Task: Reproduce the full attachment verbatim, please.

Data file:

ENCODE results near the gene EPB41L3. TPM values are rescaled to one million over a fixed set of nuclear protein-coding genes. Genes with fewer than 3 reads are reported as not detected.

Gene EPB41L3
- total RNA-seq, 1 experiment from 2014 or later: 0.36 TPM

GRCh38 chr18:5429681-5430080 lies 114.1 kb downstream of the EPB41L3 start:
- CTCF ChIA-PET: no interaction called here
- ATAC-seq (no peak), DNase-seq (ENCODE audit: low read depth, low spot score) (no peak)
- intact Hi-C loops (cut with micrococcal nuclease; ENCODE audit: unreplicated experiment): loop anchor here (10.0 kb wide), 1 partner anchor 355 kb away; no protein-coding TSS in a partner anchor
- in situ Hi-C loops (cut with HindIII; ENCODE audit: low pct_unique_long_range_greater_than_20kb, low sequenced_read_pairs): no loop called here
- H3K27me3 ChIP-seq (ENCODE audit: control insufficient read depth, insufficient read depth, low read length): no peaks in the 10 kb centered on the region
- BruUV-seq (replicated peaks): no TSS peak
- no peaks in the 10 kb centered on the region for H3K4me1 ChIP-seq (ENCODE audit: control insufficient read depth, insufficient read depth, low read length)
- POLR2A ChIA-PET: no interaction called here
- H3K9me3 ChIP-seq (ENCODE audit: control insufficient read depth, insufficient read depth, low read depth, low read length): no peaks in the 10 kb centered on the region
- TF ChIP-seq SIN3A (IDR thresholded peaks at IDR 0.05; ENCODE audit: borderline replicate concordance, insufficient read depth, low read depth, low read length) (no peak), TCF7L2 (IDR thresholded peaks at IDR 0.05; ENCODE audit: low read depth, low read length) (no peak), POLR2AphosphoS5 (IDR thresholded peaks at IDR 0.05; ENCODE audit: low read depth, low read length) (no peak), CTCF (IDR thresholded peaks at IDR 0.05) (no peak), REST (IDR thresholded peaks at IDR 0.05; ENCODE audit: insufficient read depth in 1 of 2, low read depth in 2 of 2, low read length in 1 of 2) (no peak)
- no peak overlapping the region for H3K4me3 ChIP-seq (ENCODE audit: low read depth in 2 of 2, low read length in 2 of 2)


ENCODE results near the gene EPB41L3. TPM values are rescaled to one million over a fixed set of nuclear protein-coding genes. Genes with fewer than 3 reads are reported as not detected.

Gene EPB41L3
- total RNA-seq, 1 experiment from 2014 or later: 0.36 TPM

GRCh38 chr18:5429681-5430080 lies 114.1 kb downstream of the EPB41L3 start:
- CTCF ChIA-PET: no interaction called here
- ATAC-seq (no peak), DNase-seq (ENCODE audit: low read depth, low spot score) (no peak)
- intact Hi-C loops (cut with micrococcal nuclease; ENCODE audit: unreplicated experiment): loop anchor here (10.0 kb wide), 1 partner anchor 355 kb away; no protein-coding TSS in a partner anchor
- in situ Hi-C loops (cut with HindIII; ENCODE audit: low pct_unique_long_range_greater_than_20kb, low sequenced_read_pairs): no loop called here
- H3K27me3 ChIP-seq (ENCODE audit: control insufficient read depth, insufficient read depth, low read length): no peaks in the 10 kb centered on the region
- BruUV-seq (replicated peaks): no TSS peak
- no peaks in the 10 kb centered on the region for H3K4me1 ChIP-seq (ENCODE audit: control insufficient read depth, insufficient read depth, low read length)
- POLR2A ChIA-PET: no interaction called here
- H3K9me3 ChIP-seq (ENCODE audit: control insufficient read depth, insufficient read depth, low read depth, low read length): no peaks in the 10 kb centered on the region
- TF ChIP-seq SIN3A (IDR thresholded peaks at IDR 0.05; ENCODE audit: borderline replicate concordance, insufficient read depth, low read depth, low read length) (no peak), TCF7L2 (IDR thresholded peaks at IDR 0.05; ENCODE audit: low read depth, low read length) (no peak), POLR2AphosphoS5 (IDR thresholded peaks at IDR 0.05; ENCODE audit: low read depth, low read length) (no peak), CTCF (IDR thresholded peaks at IDR 0.05) (no peak), REST (IDR thresholded peaks at IDR 0.05; ENCODE audit: insufficient read depth in 1 of 2, low read depth in 2 of 2, low read length in 1 of 2) (no peak)
- no peak overlapping the region for H3K4me3 ChIP-seq (ENCODE audit: low read depth in 2 of 2, low read length in 2 of 2)